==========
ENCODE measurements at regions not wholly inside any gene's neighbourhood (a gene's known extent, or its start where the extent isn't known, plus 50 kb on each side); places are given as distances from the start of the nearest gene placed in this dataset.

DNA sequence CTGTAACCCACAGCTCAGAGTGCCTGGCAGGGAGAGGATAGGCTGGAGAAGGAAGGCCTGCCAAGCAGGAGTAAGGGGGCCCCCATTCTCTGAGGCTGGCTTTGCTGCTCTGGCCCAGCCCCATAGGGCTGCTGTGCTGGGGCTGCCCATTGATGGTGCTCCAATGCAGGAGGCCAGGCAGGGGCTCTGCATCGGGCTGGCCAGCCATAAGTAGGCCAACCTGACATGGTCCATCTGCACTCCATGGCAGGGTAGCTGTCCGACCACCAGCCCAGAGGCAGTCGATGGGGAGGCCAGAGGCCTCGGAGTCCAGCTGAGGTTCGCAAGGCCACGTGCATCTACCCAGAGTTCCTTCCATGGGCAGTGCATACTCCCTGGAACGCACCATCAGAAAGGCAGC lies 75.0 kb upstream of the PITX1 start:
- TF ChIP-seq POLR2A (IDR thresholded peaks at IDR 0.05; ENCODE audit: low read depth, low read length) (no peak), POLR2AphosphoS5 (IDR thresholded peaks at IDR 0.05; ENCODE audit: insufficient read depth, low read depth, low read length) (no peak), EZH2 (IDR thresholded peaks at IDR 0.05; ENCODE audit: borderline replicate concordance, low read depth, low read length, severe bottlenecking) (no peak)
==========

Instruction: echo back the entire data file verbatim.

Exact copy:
ENCODE measurements at regions not wholly inside any gene's neighbourhood (a gene's known extent, or its start where the extent isn't known, plus 50 kb on each side); places are given as distances from the start of the nearest gene placed in this dataset.

DNA sequence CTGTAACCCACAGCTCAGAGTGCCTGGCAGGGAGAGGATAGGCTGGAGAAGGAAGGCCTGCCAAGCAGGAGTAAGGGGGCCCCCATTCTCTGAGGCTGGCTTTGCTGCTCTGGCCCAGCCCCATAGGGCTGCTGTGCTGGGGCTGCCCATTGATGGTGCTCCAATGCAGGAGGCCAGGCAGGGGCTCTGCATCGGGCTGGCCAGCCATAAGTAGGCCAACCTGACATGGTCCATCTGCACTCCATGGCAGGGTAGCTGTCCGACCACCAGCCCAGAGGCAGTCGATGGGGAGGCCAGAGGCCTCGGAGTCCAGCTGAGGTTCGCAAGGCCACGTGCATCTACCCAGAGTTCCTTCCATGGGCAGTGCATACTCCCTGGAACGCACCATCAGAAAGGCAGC lies 75.0 kb upstream of the PITX1 start:
- TF ChIP-seq POLR2A (IDR thresholded peaks at IDR 0.05; ENCODE audit: low read depth, low read length) (no peak), POLR2AphosphoS5 (IDR thresholded peaks at IDR 0.05; ENCODE audit: insufficient read depth, low read depth, low read length) (no peak), EZH2 (IDR thresholded peaks at IDR 0.05; ENCODE audit: borderline replicate concordance, low read depth, low read length, severe bottlenecking) (no peak)